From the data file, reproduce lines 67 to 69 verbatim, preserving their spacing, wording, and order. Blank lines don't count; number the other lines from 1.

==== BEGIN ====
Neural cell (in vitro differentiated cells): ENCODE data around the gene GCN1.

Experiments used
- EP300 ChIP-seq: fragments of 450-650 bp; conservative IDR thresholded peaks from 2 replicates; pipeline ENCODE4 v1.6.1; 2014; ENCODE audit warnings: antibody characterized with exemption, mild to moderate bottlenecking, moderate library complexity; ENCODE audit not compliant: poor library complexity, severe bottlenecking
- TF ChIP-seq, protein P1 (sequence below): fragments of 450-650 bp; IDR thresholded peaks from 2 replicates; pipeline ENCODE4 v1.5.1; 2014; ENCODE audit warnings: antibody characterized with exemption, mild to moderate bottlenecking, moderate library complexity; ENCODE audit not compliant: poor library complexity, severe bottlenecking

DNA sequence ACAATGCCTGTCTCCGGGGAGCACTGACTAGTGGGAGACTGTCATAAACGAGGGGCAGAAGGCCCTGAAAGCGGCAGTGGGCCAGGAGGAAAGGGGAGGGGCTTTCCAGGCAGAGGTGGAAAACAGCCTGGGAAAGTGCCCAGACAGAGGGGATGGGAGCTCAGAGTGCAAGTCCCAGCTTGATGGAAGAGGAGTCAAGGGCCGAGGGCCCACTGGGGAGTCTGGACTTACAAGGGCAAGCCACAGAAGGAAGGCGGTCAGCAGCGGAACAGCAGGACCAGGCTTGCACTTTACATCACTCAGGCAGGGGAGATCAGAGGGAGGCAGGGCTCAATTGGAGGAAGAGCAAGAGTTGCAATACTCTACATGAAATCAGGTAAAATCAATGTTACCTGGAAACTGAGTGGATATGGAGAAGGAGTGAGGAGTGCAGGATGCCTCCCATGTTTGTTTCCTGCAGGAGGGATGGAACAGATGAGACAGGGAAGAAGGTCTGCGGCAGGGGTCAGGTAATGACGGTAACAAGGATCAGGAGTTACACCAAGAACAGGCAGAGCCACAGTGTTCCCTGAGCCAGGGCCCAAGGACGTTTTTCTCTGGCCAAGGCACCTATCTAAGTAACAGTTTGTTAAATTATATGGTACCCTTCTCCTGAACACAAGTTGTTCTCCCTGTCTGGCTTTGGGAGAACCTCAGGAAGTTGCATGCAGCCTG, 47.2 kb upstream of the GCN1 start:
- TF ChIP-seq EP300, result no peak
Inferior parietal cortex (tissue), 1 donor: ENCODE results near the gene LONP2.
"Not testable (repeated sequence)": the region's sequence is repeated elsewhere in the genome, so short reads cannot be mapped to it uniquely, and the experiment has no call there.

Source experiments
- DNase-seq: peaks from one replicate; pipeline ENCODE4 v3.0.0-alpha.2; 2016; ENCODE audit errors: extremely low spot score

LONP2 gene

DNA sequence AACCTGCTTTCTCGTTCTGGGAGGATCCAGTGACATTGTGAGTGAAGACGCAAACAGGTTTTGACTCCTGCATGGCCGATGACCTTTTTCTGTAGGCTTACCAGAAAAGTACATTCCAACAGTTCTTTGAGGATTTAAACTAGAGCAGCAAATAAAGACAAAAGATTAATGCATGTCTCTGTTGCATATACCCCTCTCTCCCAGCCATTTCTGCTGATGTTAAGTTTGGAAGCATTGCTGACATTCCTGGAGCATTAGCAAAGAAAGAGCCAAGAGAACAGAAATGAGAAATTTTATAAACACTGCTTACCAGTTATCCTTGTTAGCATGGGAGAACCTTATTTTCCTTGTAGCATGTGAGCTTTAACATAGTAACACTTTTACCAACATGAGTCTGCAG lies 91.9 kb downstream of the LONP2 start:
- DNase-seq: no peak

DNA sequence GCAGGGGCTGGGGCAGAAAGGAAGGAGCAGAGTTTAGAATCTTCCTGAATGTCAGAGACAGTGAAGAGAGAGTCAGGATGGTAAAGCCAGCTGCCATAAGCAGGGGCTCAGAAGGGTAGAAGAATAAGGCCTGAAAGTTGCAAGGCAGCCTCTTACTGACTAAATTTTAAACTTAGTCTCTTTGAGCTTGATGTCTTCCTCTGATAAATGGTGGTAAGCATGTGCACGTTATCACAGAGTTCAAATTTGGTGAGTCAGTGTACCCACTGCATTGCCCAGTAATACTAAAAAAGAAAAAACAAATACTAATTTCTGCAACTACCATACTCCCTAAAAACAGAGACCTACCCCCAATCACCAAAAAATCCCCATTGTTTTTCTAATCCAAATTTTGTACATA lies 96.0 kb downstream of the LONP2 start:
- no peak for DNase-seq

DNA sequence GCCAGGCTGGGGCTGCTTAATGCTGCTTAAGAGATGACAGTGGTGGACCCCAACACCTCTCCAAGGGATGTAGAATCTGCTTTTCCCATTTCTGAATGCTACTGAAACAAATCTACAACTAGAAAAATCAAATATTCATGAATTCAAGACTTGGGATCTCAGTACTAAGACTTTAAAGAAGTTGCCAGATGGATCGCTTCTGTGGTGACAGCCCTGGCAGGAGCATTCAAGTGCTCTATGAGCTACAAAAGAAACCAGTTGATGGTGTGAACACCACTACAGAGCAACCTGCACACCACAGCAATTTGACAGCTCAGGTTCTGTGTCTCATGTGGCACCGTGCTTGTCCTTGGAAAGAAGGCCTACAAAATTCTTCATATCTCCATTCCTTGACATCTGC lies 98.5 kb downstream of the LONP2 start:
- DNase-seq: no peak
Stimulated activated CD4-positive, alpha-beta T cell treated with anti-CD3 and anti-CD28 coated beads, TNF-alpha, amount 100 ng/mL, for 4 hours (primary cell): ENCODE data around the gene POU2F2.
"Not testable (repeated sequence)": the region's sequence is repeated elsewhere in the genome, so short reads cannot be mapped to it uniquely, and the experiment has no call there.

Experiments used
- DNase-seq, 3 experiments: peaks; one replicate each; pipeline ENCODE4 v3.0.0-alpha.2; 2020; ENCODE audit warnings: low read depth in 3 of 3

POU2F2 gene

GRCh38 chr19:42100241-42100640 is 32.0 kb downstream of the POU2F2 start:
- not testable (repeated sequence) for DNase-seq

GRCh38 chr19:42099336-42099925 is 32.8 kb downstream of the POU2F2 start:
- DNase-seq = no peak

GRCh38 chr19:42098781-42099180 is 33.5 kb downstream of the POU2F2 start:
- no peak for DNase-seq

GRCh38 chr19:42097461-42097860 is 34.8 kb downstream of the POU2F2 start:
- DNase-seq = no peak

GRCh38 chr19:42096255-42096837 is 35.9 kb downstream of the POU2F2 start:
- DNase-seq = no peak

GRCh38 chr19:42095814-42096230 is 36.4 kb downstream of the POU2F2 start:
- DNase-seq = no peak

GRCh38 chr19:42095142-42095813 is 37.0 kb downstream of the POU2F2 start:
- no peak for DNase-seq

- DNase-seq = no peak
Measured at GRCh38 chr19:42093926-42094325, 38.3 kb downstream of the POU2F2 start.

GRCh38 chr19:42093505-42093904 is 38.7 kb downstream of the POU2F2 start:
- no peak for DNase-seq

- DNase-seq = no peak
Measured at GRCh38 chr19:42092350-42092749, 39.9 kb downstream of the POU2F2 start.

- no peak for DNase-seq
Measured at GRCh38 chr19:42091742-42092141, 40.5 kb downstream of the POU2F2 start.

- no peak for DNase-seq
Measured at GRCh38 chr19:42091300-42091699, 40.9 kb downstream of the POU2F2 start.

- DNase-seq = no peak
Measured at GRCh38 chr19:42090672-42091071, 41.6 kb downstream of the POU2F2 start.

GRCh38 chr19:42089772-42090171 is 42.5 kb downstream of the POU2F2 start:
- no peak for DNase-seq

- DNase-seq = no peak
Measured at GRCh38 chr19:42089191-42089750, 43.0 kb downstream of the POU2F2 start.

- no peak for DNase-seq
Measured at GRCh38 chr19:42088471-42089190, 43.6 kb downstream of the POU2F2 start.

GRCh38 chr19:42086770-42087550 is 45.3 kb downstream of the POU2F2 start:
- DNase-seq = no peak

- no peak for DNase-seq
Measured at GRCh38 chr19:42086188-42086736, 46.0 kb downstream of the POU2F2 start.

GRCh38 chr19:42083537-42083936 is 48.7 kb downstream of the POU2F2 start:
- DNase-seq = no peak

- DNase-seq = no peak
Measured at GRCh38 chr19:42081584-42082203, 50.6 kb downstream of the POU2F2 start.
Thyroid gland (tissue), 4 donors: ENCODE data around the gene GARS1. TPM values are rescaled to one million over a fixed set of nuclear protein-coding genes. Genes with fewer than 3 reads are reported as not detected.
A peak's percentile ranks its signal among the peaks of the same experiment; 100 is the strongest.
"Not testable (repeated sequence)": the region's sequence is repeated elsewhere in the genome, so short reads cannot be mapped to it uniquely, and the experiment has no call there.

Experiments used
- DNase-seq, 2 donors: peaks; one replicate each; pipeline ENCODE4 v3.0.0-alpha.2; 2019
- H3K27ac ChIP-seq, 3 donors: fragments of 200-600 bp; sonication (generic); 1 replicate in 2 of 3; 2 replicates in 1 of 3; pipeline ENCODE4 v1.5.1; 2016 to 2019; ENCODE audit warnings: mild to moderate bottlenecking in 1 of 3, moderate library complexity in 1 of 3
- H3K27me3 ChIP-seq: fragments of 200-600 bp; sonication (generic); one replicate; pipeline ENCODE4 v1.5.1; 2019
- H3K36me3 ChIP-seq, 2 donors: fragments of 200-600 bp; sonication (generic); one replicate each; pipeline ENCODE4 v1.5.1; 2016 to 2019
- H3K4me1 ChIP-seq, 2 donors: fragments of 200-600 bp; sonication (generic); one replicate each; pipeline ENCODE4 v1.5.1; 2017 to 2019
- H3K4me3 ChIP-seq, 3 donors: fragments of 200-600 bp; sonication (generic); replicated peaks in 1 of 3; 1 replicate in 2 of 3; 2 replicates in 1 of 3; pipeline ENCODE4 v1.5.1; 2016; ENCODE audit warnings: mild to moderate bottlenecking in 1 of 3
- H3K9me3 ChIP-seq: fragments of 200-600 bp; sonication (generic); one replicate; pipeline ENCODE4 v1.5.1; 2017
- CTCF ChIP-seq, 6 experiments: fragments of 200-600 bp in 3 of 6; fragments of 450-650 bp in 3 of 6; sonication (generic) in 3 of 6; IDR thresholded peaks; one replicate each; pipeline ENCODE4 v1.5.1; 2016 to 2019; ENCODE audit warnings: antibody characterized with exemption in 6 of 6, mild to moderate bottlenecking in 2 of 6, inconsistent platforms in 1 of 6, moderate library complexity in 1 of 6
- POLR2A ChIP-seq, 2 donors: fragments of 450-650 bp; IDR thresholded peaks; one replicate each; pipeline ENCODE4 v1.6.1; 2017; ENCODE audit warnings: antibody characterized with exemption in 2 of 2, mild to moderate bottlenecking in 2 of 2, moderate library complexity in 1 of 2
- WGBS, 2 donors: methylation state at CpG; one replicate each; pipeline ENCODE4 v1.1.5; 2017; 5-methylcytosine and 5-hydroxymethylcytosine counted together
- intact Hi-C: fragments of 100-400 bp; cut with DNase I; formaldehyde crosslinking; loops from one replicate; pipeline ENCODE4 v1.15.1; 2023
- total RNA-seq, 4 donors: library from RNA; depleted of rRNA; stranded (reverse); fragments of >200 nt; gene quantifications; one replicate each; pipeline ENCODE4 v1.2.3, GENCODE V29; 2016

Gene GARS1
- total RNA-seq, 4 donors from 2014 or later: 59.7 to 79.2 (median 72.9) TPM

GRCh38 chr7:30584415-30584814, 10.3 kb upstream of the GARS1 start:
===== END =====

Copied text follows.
- DNase-seq, 2 donors: peaks; one replicate each; pipeline ENCODE4 v3.0.0-alpha.2; 2019
- H3K27ac ChIP-seq, 3 donors: fragments of 200-600 bp; sonication (generic); 1 replicate in 2 of 3; 2 replicates in 1 of 3; pipeline ENCODE4 v1.5.1; 2016 to 2019; ENCODE audit warnings: mild to moderate bottlenecking in 1 of 3, moderate library complexity in 1 of 3
- H3K27me3 ChIP-seq: fragments of 200-600 bp; sonication (generic); one replicate; pipeline ENCODE4 v1.5.1; 2019